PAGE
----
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After Your Miscarriage

Saying Goodbye

​​​​Choosing a way to say goodbye can be stressful, but it’s important. Many parents find that saying goodbye in a meaningful way helped them to grieve. Take your time and think about what’s best for you and your family. You may want to find a personal way to honour your baby like a ceremony, memorial, burial, or a private moment of remembering.

Things to Think about for a Loss Under 20 Weeks

  • Do you want the hospital to care for the remains or do you want to make private arrangements?
  • Do you want a funeral or a memorial service? If so, where and who do you want to invite?
  • Do you want a burial or cremation?
  • How do you want to recognize your baby’s life?
  • Do you want poems, readings, and/or music at the service?
  • Do you want to videotape the event (e.g., burial, cremation or memorial)?

Private Burial Arrangements

You can choose to make private arrangements for your baby. Ask your health care provider for information about how you (or your funeral service provider) can pick up the remains. If you’re taking the remains home with you, ask your funeral service provider or your nurse about safe handling.

Handling Your Baby’s Remains

Generally speaking, you can decide the manner of burial of the remains, so long as it does not cause public offense. Where a fetus completed 20 weeks gestation or weighed 500 grams or more, a burial permit is required. If you are burying the remains on your own, you should seek legal advice to make sure you are not offside any laws even if it is on your own property. (There are things you may not have thought about; for example are you close to a water source?) If you are transporting the remains or are storing or creating a memento with the remains instead of burying them, there are further public health and infection control measures which must be considered.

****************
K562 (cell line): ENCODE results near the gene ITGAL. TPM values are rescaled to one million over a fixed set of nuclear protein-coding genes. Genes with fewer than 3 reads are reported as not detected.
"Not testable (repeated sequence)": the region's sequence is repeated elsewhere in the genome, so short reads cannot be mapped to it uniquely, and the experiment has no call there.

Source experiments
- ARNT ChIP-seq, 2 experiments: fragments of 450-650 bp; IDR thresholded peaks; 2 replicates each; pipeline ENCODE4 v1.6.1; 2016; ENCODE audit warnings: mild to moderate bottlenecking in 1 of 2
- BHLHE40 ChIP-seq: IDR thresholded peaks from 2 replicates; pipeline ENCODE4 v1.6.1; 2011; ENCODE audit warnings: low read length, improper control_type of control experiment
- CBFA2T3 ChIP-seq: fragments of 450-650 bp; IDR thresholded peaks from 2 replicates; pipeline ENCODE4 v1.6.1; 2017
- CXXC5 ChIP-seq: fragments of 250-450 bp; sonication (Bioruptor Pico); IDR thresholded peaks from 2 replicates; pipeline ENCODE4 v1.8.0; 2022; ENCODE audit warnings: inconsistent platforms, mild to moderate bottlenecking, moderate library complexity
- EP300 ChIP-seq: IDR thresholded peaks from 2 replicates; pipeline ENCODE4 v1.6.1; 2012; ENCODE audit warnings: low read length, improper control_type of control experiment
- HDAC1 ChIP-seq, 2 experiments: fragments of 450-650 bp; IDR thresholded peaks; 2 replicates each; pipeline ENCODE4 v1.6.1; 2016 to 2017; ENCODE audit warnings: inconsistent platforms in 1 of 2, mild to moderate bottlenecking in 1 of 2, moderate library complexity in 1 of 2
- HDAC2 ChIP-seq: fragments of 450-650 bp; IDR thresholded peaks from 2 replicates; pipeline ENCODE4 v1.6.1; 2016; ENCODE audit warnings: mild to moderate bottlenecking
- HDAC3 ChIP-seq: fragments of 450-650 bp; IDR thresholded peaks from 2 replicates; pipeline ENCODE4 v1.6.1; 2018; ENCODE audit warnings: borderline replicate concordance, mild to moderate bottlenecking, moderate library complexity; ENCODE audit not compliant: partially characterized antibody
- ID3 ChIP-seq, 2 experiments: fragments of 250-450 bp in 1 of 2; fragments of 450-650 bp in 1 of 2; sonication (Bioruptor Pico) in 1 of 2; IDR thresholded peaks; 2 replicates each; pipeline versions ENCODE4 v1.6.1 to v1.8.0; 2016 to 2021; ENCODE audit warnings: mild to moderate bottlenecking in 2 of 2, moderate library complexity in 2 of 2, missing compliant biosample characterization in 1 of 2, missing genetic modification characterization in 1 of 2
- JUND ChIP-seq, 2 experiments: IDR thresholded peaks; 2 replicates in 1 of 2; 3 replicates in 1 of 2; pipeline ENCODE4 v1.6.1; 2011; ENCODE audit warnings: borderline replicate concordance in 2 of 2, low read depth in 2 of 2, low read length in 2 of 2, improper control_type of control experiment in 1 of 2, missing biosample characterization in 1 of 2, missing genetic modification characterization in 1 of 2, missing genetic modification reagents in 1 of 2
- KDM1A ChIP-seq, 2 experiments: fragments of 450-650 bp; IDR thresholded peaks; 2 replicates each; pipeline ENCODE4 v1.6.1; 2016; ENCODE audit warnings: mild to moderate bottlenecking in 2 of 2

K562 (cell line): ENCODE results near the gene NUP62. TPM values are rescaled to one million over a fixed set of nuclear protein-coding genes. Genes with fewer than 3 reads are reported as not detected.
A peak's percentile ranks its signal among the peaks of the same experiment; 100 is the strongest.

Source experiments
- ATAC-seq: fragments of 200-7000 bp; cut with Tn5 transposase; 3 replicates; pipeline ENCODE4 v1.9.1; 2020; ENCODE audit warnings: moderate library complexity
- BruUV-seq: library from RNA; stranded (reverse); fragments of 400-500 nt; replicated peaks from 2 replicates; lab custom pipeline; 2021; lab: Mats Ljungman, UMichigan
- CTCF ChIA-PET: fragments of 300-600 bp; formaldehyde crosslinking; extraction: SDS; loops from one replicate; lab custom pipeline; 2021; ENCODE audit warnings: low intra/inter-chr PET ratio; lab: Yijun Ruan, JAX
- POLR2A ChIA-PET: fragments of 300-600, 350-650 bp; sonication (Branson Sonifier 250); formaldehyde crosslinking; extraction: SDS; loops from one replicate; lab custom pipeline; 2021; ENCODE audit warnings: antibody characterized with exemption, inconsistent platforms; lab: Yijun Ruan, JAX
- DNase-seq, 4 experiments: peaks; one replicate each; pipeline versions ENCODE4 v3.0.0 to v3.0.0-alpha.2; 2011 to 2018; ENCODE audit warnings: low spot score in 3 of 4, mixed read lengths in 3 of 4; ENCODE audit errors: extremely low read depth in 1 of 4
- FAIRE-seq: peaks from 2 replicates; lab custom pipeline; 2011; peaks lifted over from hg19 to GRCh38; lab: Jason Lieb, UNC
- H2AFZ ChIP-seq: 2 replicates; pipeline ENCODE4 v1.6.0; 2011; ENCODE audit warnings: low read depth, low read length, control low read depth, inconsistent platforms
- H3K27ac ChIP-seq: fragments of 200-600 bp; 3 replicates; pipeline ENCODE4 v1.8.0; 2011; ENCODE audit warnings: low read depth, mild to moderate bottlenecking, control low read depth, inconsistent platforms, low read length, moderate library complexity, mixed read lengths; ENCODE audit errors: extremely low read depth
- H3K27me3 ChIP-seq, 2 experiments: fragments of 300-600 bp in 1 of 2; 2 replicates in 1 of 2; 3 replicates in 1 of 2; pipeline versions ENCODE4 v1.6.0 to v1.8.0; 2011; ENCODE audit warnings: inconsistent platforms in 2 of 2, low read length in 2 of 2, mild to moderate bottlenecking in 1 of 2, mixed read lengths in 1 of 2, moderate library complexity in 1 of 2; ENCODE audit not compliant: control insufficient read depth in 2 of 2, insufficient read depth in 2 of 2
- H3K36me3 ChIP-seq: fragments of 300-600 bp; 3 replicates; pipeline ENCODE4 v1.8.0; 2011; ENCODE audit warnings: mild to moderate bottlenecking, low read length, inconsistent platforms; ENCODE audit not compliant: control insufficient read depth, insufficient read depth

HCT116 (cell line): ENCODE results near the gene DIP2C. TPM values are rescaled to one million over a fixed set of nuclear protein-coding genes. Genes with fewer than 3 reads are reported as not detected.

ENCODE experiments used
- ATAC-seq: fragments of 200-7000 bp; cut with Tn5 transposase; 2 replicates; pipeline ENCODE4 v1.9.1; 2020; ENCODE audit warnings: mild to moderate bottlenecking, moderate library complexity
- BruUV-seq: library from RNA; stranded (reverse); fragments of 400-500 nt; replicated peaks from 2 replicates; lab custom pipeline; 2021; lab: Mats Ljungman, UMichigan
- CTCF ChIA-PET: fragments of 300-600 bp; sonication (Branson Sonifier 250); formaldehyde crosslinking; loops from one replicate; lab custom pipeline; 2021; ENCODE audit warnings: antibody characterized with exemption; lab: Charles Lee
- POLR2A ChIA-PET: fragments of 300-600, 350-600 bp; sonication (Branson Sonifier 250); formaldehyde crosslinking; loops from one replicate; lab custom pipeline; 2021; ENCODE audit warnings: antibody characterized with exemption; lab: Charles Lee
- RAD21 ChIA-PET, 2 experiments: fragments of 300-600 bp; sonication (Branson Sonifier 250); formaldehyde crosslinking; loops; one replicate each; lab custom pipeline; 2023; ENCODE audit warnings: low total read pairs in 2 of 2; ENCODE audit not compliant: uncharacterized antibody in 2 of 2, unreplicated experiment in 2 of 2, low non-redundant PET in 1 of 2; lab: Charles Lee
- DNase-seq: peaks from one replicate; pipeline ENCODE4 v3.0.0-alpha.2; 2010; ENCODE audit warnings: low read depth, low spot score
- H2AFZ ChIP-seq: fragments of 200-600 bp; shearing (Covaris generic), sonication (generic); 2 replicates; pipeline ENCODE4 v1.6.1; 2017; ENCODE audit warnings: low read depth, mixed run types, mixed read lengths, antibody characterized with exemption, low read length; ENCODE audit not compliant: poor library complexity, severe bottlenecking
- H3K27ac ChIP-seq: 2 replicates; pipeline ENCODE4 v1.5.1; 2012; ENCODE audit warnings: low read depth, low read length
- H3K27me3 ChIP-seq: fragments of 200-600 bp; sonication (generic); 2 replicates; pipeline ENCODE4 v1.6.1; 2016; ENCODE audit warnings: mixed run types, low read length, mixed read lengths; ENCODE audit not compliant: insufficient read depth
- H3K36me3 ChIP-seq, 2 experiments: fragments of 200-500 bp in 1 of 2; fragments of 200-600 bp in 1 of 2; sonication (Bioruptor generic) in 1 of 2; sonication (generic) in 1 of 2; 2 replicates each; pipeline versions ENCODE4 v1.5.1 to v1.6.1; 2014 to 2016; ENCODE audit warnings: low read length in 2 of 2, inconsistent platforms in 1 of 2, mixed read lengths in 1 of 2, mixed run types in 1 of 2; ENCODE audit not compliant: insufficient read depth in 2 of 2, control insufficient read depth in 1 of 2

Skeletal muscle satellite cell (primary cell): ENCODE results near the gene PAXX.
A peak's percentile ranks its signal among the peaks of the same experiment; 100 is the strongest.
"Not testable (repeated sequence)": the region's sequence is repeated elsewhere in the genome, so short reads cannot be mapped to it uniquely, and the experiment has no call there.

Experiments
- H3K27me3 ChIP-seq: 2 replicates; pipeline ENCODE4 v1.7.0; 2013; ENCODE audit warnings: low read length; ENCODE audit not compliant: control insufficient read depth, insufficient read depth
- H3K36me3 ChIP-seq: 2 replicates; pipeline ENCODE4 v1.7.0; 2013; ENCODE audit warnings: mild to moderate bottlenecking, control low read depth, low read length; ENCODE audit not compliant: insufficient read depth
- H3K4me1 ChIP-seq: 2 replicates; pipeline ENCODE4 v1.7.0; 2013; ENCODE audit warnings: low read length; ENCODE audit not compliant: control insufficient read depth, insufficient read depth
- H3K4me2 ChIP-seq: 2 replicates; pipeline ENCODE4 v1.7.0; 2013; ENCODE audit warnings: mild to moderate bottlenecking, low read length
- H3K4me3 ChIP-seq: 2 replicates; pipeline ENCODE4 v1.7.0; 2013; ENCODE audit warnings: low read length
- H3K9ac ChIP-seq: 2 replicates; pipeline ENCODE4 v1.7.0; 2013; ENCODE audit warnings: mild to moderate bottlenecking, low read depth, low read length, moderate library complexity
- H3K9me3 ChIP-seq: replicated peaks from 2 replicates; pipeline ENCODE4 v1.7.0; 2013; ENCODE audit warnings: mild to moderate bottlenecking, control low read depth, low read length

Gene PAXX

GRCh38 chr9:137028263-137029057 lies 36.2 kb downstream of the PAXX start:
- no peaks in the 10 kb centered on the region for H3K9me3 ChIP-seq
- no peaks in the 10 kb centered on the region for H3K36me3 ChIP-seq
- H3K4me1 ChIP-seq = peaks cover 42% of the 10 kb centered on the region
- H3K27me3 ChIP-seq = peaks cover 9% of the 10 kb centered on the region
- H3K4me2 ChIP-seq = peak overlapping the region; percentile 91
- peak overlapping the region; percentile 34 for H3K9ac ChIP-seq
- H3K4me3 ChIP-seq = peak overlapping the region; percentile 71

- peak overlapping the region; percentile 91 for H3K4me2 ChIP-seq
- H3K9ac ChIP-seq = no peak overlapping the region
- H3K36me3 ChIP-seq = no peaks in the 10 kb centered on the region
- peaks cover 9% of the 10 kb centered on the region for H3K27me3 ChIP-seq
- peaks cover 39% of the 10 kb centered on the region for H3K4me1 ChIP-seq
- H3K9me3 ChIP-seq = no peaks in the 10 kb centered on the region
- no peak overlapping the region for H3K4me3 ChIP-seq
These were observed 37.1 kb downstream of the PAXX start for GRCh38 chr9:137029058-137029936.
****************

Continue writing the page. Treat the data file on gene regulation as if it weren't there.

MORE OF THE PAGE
If you have questions, please contact us and let us know so that we can provide you with further health and safety information.

Funerals or Memorial Services

You don’t need to have a body or remains to have a funeral or service or to attend a hospital service. Many hospitals and programs offer memorial services for pregnancy losses at no cost (e.g., Silent Hopes Memorial Service in Calgary). Some parents choose to have their own private gathering.

“Holding our baby’s memorial was one of the toughest things we have had to do. Now, it’s one of the most special memories we have.”


  • Usually costs less than a burial.
  • You can bury, keep, or scatter the ashes (you need permission from most public lands before ​you scatter ashes).
  • You may take remains with you if you move.
  • No casket is needed, just a small container.
  • You can have the ashes made into memorial jewelry.

Talk to your funeral service provider for more information.


Burial can be in the earth (interred), or above-ground (in a columbarium). If you chose to have a private burial in a cemetery, there will be costs because you’ll need to buy a plot of land and pay maintenance costs. If you can’t afford a burial or cremation, talk to your funeral service provider about organizations that may be able to help.

Choosing a Funeral Home

For a listing of Alberta Funeral Service Regulatory Board Listings go to

Current as of: August 18, 2017

Author: Women’s Health, Alberta Health Services